I’m new to Granger Causality concept. I know that the “Granger causality” is a statistical concept of causality that is based on prediction. According to Granger causality, if a time series X "Granger-causes" (or "G-causes") a time series Y, then past values of X should contain information that helps predict Y above and beyond the information contained in past values of Y alone.

Suppose we have two time series;

X={1,2,3,4.5,5,6,7.2}; and Y={2,4,5,6.5,7.5,9,13}.

The following table shows samples of X,Y over time:

I would like to estimate the causality (or causality ratio) using non-linear regression model. Can anyone helps me to find if X "Granger-causes" Y using non-linear regression.

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#### Best Answer

A non-linear Granger causality test was implemented by Diks and Panchenko (2006). The code can be found here and it is implemented in C. The test work as follows:

Suppose we want to infer about the causality between two variables $X$ and $Y$ using $q$ and $p$ lags of those variables, respectively. Consider the vectors $X_t^q = (X_{t-q+1}, cdots, X_t)$ and $Y_t^p = (Y_{t-p+1}, cdots, Y_t)$, with $q, p geq 1$. The null hypothesis that $X_t^q$ does not contain any additional information about $Y_{t+1}$ is expressed by

$$ H_0 = Y_{t+1}|(X_t^q;Y_t^p) sim Y_{t+1}|Y_t^p $$

This null hypothesis is a statement about the invariant distribution of the vector of random variables $W_t = (X_t^q, Y_t^p, Z_t)$, where $Z_t=Y_{t+1}$. If we drop the time indexes, the joint probability density function $f_{X,Y,Z}(x,y,z)$ and its marginals must satisfy the following relationship:

$$ frac{f_{X,Y,Z}(x,y,z)}{f_Y(y)} = frac{f_{X,Y}(x,y)}{f_Y(y)} cdot frac{f_{Y,Z}(y,z)}{f_Y(y)} $$

for each vector $(x,y,z)$ in the support of $(X,Y,Z)$. Diks and Panchenko (2006) show that, for a proper choice of weight function, $g(x,y,z)=f_Y^2(y)$, this is equivalent to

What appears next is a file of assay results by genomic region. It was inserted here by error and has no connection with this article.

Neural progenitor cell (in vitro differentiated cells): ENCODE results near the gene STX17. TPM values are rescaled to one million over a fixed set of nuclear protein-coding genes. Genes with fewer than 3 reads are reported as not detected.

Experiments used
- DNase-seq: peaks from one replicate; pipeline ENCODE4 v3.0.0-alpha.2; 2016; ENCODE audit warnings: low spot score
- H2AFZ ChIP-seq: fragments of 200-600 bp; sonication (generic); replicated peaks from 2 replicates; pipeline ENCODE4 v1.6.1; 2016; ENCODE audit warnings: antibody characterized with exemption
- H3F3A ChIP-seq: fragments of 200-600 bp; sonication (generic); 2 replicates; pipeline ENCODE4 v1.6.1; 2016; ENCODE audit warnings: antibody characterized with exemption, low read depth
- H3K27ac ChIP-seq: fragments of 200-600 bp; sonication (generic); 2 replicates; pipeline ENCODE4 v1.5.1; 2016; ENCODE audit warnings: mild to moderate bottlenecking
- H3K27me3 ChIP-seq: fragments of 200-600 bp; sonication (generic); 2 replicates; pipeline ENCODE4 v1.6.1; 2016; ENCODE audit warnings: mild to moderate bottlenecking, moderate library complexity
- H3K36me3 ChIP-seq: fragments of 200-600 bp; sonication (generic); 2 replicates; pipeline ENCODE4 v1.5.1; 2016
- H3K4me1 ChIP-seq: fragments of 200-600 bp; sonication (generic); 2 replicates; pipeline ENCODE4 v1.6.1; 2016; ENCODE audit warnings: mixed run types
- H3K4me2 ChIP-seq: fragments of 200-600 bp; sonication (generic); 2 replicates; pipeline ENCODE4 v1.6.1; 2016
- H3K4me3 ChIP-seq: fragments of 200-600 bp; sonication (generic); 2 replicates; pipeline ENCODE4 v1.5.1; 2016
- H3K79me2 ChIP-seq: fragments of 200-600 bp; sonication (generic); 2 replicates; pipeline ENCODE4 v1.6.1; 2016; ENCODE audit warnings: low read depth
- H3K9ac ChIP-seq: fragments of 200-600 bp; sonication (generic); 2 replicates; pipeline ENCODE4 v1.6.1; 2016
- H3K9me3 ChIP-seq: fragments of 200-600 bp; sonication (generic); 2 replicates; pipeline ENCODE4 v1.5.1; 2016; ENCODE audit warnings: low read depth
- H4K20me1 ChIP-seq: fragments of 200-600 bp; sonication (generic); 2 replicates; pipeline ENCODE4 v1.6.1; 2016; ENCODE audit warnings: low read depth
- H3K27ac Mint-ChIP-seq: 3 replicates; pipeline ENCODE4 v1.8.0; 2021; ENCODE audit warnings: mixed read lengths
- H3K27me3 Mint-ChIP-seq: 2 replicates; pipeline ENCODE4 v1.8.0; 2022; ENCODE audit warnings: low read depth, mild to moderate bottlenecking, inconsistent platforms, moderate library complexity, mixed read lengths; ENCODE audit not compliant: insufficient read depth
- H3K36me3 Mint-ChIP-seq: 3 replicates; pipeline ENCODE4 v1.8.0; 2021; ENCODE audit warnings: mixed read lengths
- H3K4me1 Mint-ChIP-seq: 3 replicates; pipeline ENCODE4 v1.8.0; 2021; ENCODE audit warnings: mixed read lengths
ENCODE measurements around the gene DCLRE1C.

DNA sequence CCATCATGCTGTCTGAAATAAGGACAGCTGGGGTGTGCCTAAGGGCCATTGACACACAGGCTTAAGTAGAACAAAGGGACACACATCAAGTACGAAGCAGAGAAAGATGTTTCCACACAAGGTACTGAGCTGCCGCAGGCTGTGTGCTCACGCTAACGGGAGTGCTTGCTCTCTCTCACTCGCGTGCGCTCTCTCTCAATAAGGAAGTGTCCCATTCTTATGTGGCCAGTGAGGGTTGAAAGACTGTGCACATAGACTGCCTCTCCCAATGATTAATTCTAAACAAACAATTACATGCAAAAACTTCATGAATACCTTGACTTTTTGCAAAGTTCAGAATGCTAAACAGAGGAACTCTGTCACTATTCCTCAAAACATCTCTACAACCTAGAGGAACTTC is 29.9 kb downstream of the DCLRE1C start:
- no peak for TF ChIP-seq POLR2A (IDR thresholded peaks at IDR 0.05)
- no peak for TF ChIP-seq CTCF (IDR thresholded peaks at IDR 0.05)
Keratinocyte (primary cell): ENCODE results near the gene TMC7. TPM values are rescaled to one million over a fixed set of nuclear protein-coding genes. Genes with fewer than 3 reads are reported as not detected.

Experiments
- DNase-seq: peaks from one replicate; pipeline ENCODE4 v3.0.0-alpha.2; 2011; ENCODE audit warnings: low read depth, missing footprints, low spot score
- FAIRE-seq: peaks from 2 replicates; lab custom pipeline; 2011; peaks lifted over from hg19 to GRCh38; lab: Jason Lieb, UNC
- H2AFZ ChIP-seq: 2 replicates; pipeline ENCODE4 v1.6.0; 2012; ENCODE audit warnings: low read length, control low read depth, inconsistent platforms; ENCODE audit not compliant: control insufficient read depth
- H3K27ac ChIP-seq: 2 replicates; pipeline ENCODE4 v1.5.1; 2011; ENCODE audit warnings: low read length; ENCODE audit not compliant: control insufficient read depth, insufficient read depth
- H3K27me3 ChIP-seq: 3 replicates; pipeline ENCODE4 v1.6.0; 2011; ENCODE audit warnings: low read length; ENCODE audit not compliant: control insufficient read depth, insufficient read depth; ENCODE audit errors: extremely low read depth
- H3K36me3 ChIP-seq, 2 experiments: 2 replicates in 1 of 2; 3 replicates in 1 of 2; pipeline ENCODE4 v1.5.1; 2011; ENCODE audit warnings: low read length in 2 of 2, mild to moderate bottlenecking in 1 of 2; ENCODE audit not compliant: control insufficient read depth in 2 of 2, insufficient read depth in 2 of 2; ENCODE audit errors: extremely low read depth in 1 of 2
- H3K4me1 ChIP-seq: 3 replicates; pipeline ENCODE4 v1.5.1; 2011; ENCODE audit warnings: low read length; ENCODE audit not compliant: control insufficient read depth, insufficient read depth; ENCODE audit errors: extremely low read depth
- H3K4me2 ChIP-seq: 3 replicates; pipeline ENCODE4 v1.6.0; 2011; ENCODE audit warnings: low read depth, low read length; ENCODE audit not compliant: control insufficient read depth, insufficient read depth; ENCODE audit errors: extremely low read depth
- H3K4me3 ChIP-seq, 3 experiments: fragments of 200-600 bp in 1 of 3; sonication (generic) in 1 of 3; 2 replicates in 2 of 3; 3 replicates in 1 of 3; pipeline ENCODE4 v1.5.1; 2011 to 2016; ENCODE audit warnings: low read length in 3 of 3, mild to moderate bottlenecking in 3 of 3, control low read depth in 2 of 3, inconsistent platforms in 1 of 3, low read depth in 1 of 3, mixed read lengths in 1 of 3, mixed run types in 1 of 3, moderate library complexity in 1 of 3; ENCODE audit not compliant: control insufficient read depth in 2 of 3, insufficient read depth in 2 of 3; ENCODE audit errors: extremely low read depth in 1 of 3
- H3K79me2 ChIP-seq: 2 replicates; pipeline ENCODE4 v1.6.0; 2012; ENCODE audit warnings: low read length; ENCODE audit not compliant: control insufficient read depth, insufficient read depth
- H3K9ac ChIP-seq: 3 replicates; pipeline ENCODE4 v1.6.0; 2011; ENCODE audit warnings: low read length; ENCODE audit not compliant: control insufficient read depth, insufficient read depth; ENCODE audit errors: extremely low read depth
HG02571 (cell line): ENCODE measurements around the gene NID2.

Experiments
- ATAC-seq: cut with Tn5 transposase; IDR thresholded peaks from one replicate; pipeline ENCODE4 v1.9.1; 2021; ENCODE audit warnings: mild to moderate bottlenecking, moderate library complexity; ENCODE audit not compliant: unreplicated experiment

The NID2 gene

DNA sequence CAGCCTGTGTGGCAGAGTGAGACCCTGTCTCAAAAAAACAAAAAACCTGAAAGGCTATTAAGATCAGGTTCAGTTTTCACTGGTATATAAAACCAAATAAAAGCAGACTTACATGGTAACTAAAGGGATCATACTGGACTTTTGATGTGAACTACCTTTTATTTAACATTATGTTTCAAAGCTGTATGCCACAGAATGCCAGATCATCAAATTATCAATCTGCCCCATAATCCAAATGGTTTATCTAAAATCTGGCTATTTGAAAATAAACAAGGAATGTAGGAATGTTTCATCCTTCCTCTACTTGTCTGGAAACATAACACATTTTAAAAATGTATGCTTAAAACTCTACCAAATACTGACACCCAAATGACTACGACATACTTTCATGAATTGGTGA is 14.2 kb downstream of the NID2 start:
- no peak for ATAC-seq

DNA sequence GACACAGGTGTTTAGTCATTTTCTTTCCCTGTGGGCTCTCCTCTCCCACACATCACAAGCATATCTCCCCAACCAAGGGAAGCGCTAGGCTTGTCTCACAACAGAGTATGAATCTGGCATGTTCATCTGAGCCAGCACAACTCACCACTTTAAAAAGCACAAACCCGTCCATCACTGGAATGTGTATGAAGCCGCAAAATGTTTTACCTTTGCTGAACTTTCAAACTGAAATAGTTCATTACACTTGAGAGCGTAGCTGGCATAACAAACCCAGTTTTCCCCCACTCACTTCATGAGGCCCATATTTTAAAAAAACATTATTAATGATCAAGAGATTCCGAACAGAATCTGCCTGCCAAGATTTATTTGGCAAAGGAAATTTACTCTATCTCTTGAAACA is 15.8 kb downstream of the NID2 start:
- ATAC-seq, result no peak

begin{align} q = E[f_{X,Y,Z}(X,Y,Z)f_Y(Y) – f_{X,Y}(X,Y)f_{Y,Z}(Y,Z)]. end{align}

They proposed the following estimator for $q$:

begin{align} T_n(varepsilon) = frac{(n-1)}{n(n-2)} sum_i (hat{f}_{X,Y,Z}(X_i,Y_i,Z_i) hat{f}_Y(Y_i) – hat{f}_{X,Y}(X_i,Y_i) hat{f}_{Y,Z}(Y_i,Z_i)) end{align}

where $n$ is the sample size, and $hat{f}_W$ is a local density estimator of a $d_W$-variate random vector $W$ at $W_i$ based on indicator functions $I_{ij}^W = I(|W_i – W_j| < varepsilon)$, denoted by

begin{align} hat{f}_W(W_i) = frac{(2 varepsilon)^{-d_W}}{n-1} sum_{j,j neq i} I_{ij}^W. end{align}

In the case of bivariate causality, the test is consistent if the bandwidth $varepsilon$ is given by $varepsilon_n = Cn^{-beta}$, for any positive constant $C$ and $beta in (frac{1}{4}, frac{1}{3})$. The test statistic is asymptotically normally distributed in the absence of dependence between the vectors $W_i$. For the choice of the bandwidth, Diks and Panchenko (2006) suggest $varepsilon_n = max(C_n^{-2/7},1.5)$, were $C$ can be calculated based on the ARCH coefficient of the series.

There are other tests of non-linear Granger causality such as in Hiemstra and Jones (1994), but this test in particular suffers from lack of power and over-rejection problems, as stated by Diks and Panchenko here.

As pointed out by @RichardHardy, you should be careful about using local density estimation in small samples. Since Diks and Panchenko showed that in samples smaller than 500 observations their test may under-reject, it would be wise to make further investigations in case the test does not reject the null hypothesis.

# References

Diks, C., & Panchenko, V. (2006). A new statistic and practical guidelines for nonparametric Granger causality testing. Journal of Economic Dynamics and Control, 30[9–10], 1647-1669.

Hiemstra, C., & Jones, J. D. (1994). Testing for Linear and Nonlinear Granger Causality in the Stock Price- Volume Relation. The Journal of Finance, 49(5), 1639–1664.